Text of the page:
By Mbatjiua Ngavirue
For some time now, government has pushed the Namibian financial sector towards making their products more accessible and affordable to members of the public.
Finance Minister Saara Kuugongelwa-Amadhila was a key driving force behind this push.
Over the last three years, various financial institutions have worked hard towards making banking services not only more accessible and affordable, but also more transparent.
The industry recently published the “Financial Sector Review 2007” in collaboration with the communications company, Intermedia Marketing Communications cc., as part of this effort.
The minister praised the industry for attempting to introduce themselves to the public, in a publication she described as both honest and open.
Publisher Gareth Amos of Intermedia said the intention behind the review was not for financial institutions to use it as a mouthpiece to sing their own praises. The main aim was to highlight the fact that the industry has made significant progress towards achieving the goals of accessibility and affordability.
The industry also aimed to address the third major challenge of financial education and information sharing.
According to Amos, the financial sector felt it had a responsibility to ensure that it increases the level of financial literacy.
“That is where Intermedia stepped in, to help with the challenges of financial literacy and information sharing,” he said.
The Bank of Namibia (BoN) contributed by initiating “Banking Week 2007”, held at the end of January and beginning of February, which organisers expect to become an annual event.
The financial industry proposed the idea for the “Financial Review” when they came together at the end of ” Banking Week 2007″.
The consensus within the sector is that the Financial Review should also become an annual event in order to continue the good work already started towards ensuring better financial education.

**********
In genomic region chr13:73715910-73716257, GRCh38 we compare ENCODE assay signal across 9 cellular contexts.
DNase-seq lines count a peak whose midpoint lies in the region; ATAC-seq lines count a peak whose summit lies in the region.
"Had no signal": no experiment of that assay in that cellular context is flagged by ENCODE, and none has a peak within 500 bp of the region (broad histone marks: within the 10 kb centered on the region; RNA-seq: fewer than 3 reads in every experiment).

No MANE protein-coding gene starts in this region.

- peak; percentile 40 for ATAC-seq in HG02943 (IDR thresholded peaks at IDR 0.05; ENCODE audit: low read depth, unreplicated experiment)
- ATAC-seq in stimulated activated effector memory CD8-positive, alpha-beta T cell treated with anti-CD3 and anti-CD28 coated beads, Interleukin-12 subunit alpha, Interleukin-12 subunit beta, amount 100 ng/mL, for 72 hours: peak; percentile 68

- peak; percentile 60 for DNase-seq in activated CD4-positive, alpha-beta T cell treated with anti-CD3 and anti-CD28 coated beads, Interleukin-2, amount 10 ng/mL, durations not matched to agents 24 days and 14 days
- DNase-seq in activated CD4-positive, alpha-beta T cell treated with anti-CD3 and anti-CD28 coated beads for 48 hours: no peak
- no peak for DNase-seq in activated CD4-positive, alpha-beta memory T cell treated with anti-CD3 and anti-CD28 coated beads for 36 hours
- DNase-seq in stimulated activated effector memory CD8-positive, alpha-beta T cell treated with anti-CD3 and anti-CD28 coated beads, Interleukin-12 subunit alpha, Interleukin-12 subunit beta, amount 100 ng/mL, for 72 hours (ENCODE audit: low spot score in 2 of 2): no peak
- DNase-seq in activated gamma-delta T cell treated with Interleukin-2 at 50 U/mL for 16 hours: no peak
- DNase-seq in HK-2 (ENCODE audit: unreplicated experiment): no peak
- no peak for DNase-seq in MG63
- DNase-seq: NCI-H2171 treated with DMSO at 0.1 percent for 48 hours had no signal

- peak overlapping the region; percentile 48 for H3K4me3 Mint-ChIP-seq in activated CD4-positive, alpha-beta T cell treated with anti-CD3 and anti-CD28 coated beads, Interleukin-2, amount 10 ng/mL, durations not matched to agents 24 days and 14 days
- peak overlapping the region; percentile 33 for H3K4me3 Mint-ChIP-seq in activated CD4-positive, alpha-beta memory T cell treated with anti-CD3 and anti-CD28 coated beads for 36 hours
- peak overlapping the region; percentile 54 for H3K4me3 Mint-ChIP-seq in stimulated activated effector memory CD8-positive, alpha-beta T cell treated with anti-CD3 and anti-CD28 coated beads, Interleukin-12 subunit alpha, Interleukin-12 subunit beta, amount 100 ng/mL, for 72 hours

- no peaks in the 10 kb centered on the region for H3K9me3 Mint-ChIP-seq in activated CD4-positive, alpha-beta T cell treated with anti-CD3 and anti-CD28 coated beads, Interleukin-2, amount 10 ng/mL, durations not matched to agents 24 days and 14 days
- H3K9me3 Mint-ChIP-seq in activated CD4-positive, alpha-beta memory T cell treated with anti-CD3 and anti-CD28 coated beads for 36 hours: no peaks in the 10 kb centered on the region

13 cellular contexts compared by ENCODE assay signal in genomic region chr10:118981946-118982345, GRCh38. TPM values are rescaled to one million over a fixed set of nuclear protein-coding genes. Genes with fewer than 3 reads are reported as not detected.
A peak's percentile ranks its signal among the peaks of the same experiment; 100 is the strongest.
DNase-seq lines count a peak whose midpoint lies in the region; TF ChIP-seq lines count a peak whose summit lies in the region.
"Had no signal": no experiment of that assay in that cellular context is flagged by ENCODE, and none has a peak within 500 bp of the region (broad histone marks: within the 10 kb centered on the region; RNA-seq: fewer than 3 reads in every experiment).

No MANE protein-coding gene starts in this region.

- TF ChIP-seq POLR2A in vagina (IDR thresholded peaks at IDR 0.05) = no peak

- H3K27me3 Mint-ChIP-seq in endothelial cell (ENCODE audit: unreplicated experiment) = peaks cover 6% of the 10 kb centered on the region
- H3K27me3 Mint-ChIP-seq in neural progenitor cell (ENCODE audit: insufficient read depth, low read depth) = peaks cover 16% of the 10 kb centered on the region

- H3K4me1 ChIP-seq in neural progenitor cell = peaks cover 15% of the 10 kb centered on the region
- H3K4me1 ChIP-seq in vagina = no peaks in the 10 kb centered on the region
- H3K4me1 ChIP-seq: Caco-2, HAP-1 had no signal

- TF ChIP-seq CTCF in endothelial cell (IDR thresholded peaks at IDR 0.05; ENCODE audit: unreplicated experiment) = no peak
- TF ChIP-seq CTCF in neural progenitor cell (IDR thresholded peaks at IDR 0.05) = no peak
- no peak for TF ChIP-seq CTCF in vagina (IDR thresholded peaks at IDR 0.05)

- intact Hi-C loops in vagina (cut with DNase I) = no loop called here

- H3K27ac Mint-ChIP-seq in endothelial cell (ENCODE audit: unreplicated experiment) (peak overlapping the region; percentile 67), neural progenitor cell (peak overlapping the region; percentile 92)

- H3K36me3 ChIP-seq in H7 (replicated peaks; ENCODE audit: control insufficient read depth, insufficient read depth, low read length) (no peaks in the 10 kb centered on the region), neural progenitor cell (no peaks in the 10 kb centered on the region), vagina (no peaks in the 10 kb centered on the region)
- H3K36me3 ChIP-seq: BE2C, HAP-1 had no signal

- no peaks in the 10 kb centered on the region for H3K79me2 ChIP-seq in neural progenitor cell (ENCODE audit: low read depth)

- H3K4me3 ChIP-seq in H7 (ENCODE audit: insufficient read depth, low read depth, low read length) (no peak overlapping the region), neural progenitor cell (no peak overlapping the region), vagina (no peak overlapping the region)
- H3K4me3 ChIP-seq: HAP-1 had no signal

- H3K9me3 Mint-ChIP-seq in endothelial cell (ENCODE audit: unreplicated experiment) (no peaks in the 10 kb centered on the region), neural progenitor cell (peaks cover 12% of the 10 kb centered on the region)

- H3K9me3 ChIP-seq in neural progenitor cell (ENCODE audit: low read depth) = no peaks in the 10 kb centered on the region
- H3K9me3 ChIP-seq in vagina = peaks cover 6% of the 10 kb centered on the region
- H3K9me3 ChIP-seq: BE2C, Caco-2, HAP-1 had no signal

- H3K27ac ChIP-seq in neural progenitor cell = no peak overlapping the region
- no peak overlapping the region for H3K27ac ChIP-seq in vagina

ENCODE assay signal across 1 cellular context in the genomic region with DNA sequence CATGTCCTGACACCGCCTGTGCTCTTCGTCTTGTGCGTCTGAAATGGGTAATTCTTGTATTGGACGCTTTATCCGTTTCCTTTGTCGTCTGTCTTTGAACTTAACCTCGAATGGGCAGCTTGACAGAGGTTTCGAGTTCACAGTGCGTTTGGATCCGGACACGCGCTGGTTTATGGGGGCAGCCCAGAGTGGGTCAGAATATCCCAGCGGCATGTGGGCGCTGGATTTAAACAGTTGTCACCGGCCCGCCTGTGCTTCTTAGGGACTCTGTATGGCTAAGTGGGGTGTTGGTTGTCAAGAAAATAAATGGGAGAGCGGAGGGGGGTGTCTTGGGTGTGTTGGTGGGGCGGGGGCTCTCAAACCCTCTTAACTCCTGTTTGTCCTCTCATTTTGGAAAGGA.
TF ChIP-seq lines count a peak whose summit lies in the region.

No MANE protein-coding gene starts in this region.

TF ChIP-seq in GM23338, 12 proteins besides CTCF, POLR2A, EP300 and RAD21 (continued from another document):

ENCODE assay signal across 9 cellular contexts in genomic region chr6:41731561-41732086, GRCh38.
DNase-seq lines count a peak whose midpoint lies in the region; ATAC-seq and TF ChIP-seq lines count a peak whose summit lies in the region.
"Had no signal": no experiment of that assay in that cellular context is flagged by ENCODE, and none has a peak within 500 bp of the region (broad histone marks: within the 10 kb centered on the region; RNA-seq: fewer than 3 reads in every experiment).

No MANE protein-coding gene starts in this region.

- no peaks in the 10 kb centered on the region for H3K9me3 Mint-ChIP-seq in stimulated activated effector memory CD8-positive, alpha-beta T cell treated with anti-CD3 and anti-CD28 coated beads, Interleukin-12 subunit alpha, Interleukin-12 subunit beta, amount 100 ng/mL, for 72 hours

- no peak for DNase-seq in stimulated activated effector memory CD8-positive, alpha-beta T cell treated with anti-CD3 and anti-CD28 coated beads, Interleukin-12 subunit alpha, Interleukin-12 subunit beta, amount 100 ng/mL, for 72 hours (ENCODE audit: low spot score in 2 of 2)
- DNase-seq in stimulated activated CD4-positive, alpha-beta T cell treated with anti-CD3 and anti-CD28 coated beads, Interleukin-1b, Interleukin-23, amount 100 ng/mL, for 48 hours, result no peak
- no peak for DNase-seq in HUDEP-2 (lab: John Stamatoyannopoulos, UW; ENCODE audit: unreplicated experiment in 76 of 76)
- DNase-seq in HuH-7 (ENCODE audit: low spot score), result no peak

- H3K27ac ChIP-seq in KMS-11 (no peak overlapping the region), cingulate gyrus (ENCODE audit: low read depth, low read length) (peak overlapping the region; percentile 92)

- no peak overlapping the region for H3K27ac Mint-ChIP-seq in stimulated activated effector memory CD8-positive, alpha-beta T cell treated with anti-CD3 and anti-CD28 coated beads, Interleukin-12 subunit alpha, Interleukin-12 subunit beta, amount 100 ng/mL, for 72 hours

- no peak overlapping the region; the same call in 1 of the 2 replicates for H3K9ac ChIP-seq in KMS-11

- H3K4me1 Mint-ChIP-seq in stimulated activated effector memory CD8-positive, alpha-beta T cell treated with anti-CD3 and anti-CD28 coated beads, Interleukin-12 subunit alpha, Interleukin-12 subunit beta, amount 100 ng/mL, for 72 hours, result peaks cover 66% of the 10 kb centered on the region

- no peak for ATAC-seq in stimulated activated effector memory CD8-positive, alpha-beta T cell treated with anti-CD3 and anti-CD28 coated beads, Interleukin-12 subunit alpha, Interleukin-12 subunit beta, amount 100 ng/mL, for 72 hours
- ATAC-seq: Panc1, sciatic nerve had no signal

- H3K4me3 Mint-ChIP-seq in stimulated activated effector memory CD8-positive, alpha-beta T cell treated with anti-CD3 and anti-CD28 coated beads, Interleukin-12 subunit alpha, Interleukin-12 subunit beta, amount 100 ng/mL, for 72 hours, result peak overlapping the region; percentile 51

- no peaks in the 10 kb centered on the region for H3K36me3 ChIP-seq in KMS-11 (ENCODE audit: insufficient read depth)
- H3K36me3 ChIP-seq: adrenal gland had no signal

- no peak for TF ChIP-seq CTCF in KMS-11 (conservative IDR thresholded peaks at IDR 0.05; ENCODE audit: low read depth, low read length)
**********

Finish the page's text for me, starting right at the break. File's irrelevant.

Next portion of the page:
The sector, Amos said, wants to continually work towards creating a highly financially literate market.
The financial industry will distribute the Financial Review 2007 to a wide range of groups including businesses, SMEs, universities and schools.
It will also make it available to foreign embassies in Namibia and Namibian embassies abroad to showcase the country’s financial sector.
It provides a comprehensive overview of the financial sector in Namibia and can therefore help encourage investment in the country.
Amos said the ministries of Trade and Industry and of Finance could use it as a reference point when meeting with potential investors.
The entire publication is also on-line, making it a useful tool for government.
“When President Pohamba was in the UK recently, either he or members of his delegation could refer interested parties to the website if necessary,” he added.
The publishers expect local businesses to use the Financial Review to identify suppliers in the sector that meet their needs.
More importantly, however, Amos said, they compiled the publication by interviewing 50 top executives in the industry.
For the first time, a publication has provided these executives with a platform to express the challenges they face in delivering service to the Namibian market, and outline what they are doing to meet those challenges.
“People are more tolerant, patient and willing to understand when they know the full story. They can also help the industry to reach its goals, and to understand available business opportunities. he added.
Intermedia is currently working on Volume 1 of the Namibian BEE Index, which it expects to publish in about four months.
Volume 1 will look at the history of BEE, legislative challenges and a collection of opinions on the subject by leading Namibians from all walks of life, including commerce, manufacturing, government and academia.